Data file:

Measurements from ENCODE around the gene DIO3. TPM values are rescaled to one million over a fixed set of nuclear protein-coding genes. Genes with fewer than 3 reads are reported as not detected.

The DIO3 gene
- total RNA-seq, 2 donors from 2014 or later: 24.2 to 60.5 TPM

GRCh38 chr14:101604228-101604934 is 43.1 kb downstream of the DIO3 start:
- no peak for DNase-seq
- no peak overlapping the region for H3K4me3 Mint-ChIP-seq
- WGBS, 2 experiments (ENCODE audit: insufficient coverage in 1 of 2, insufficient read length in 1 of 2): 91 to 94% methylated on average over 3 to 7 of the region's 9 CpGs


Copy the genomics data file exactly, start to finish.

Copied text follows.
Measurements from ENCODE around the gene DIO3. TPM values are rescaled to one million over a fixed set of nuclear protein-coding genes. Genes with fewer than 3 reads are reported as not detected.

The DIO3 gene
- total RNA-seq, 2 donors from 2014 or later: 24.2 to 60.5 TPM

GRCh38 chr14:101604228-101604934 is 43.1 kb downstream of the DIO3 start:
- no peak for DNase-seq
- no peak overlapping the region for H3K4me3 Mint-ChIP-seq
- WGBS, 2 experiments (ENCODE audit: insufficient coverage in 1 of 2, insufficient read length in 1 of 2): 91 to 94% methylated on average over 3 to 7 of the region's 9 CpGs